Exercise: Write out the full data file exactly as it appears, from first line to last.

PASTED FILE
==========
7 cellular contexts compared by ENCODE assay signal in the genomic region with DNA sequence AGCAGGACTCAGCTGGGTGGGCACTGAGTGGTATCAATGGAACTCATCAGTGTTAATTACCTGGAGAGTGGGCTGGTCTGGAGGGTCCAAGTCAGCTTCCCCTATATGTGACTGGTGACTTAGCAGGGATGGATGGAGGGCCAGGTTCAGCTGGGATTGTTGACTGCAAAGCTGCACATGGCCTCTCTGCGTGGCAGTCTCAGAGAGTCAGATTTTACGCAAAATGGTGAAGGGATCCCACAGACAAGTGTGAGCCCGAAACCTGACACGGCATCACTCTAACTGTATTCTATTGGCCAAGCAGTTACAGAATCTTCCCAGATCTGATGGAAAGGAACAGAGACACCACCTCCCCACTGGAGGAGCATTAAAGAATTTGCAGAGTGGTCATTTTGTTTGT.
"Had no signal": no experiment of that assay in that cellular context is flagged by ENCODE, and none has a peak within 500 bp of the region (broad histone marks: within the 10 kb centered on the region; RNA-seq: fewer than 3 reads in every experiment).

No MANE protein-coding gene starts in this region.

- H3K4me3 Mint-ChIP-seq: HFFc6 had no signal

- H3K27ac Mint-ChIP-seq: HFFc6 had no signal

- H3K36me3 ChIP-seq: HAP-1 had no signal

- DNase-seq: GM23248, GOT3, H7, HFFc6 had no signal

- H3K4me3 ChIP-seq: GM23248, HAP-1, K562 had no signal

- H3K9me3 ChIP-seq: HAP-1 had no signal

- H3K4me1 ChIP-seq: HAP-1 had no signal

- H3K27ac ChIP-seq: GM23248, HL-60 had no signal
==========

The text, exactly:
7 cellular contexts compared by ENCODE assay signal in the genomic region with DNA sequence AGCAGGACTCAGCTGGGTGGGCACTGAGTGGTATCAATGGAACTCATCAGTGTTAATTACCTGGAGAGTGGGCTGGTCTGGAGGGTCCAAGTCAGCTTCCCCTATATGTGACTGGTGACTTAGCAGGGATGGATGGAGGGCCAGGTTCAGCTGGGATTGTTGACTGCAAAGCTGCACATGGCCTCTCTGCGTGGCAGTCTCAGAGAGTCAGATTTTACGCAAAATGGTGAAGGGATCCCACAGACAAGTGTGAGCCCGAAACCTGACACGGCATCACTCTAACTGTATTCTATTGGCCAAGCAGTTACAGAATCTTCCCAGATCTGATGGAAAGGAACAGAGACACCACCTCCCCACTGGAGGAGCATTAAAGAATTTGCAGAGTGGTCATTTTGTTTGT.
"Had no signal": no experiment of that assay in that cellular context is flagged by ENCODE, and none has a peak within 500 bp of the region (broad histone marks: within the 10 kb centered on the region; RNA-seq: fewer than 3 reads in every experiment).

No MANE protein-coding gene starts in this region.

- H3K4me3 Mint-ChIP-seq: HFFc6 had no signal

- H3K27ac Mint-ChIP-seq: HFFc6 had no signal

- H3K36me3 ChIP-seq: HAP-1 had no signal

- DNase-seq: GM23248, GOT3, H7, HFFc6 had no signal

- H3K4me3 ChIP-seq: GM23248, HAP-1, K562 had no signal

- H3K9me3 ChIP-seq: HAP-1 had no signal

- H3K4me1 ChIP-seq: HAP-1 had no signal

- H3K27ac ChIP-seq: GM23248, HL-60 had no signal